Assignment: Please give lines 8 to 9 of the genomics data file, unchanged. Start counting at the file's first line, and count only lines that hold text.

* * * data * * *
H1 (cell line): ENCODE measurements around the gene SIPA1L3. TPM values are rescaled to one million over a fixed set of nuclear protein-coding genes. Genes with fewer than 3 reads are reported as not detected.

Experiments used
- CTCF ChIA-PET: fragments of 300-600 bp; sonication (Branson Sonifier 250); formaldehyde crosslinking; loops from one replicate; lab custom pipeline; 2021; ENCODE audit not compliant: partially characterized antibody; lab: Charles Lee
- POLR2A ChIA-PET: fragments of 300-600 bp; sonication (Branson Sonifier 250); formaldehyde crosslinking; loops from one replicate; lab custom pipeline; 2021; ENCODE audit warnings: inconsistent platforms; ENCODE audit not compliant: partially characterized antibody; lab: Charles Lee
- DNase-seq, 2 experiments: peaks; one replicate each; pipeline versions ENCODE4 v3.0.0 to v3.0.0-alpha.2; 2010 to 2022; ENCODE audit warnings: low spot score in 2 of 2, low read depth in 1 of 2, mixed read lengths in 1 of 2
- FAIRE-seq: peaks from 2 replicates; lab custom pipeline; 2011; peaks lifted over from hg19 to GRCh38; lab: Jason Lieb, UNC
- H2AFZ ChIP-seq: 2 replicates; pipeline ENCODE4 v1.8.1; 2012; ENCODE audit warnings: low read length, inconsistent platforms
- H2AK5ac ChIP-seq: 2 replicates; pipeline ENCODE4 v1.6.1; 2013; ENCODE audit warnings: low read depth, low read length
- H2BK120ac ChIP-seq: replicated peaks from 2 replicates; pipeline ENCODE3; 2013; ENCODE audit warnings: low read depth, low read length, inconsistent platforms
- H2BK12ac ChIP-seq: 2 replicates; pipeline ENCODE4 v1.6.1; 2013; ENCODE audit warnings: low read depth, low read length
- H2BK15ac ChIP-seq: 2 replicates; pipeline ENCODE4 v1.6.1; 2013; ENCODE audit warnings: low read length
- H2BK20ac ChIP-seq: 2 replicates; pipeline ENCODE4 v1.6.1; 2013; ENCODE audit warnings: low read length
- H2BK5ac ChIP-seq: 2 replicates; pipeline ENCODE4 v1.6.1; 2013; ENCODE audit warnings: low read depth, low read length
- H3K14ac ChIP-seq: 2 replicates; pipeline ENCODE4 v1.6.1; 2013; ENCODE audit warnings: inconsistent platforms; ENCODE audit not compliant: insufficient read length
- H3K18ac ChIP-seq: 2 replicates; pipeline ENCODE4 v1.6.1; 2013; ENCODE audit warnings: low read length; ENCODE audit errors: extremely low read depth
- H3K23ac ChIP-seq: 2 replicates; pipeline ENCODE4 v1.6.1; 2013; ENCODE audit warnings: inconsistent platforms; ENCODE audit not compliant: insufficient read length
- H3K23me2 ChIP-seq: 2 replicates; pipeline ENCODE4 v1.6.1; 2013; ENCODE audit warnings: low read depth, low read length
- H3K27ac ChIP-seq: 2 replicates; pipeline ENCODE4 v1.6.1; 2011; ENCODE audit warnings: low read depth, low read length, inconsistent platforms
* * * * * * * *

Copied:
- H2AK5ac ChIP-seq: 2 replicates; pipeline ENCODE4 v1.6.1; 2013; ENCODE audit warnings: low read depth, low read length
- H2BK120ac ChIP-seq: replicated peaks from 2 replicates; pipeline ENCODE3; 2013; ENCODE audit warnings: low read depth, low read length, inconsistent platforms